Samsung Galaxy Camera
If you add a micro SIM then the Samsung Galaxy Camera can be your device for use everywhere. Using Wi-Fi without the micro SIM means you can do most things that a computer can anywhere where there is a signal. So is it a camera or a smart phone, you decide.
The camera measures 13x7x3.5cm but the last figure the width can expand by over 5cm when the lens is fully extended, the zoom can be up to 21x. The viewable screen is 10.5x6cm.
Going round the unit there is little to see. On top there is a small on/off button and towards the right side front edge on the manufactured bump to facilitate holding is the silvered shutter release with the telephoto control around its edge. The flash emerges from the left edge but until you press the silvered release button on the left edge you would not be aware as it sits flush. It is a minimum of 6cm above and to the left of the lens so no flashback.
The right side going into the bump is covered with a non-slip material to enable holding, there is a flip open door behind which is a USB connection. Towards the bottom is a wrist strap anchor point. The base has a tripod connection screw and a flip open door behind which is the solid battery together with any micro SD card – up to 64GB - and micro SIM you use.
Everything else is controlled from the TFT screen. It runs Android 4.11, if you shut it down in camera mode it will restart in that mode but a press of the Home button that stays on the top left of the screen will bring up the home screen with access to all your Apps.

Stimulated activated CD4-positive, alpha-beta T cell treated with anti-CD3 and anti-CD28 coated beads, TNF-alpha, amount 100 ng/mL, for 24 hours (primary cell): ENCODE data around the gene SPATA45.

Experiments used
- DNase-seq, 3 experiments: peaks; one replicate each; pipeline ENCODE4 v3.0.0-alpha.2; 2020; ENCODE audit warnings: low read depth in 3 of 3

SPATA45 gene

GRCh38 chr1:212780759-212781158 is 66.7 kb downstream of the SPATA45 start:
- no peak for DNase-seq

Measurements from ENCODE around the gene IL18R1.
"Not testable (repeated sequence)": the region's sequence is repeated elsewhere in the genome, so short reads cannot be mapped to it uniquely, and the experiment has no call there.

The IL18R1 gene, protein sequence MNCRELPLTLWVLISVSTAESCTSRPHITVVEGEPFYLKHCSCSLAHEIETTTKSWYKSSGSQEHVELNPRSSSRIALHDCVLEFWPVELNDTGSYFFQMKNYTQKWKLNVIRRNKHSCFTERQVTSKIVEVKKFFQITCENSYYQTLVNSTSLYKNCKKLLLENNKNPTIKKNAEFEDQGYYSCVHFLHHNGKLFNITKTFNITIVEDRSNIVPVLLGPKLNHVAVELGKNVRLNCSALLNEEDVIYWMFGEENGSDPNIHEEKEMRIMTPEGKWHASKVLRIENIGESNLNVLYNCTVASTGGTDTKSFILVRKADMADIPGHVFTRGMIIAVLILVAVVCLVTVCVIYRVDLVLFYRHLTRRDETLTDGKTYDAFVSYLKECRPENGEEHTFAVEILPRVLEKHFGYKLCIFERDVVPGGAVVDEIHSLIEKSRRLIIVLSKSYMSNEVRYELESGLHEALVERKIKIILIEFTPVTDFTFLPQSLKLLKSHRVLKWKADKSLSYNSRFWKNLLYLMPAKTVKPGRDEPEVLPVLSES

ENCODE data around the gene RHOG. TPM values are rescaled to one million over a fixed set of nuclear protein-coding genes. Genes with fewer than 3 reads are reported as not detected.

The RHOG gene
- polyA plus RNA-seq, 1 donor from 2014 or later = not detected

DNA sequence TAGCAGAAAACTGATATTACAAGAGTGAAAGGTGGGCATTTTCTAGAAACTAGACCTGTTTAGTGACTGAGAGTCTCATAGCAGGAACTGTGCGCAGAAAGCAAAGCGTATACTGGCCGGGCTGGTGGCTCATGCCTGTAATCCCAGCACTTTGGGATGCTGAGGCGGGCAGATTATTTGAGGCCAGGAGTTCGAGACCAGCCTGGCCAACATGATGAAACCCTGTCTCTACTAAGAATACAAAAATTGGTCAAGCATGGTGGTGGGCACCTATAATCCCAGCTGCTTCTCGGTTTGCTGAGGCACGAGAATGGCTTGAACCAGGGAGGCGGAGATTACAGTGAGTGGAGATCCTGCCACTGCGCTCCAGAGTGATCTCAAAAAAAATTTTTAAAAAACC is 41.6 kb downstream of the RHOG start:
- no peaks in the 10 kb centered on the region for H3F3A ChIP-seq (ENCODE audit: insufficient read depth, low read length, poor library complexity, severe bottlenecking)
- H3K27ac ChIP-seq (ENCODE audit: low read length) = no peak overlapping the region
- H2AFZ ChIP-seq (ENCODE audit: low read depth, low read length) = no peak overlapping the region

It has 4GB of internal storage without the optional micro SD card.
Images captured are a tad over 16MP in size and have good depth, by default you are in ‘Auto’ mode but the ‘Smart’ mode has a choice of fifteen modes including a continuous shooting mode. You can change to video mode at a touch of the only other button on the camera home screen. Like most Digital Cameras it can also capture images at lesser sizes, a total of eight are available but this option is somewhat buried and not immediately available.
If you store images in the conventional memory you will need to use Bluetooth or Wi-Fi to transfer them to a PC. However if you use a micro SD card it can be removed and the images transferred from that via a card reader.
For those into video this can capture 768x512 images at 120FPS and of course plays them back slowly ideal for really fast action to analyse. Extra Apps not on other Android devices are Paper Artist and Best Face, both help give your pictures that professional touch. The normal capture size is 1920x1080 at 30FPS lesser sizes at greater FPS.
Standby time is 280 hours but being a vintage person I tend to switch on and off, once you say switch off you need to answer ‘it will switch off’ again to turn off. On first start up there is a short astronomical sequence which does not replay again in the same day if you switch on several times. 3 seconds to camera home screen from off and about the same to shut down as you need to answer two prompts.
I am undecided about this unit, the images were fine, being able to email an image instantly can be done but then most phones can do that. The images here are of course better but at 300grams it is heavier than a lot of phones.
My unit was white but I see they also do black. I think you would need to be into photography to get the best from this and then send the odd email or search the WWW as an occasional side-line to find those who would utilise this best.
The Samsung Galaxy Camera is available from the first link below for £309 with free delivery.
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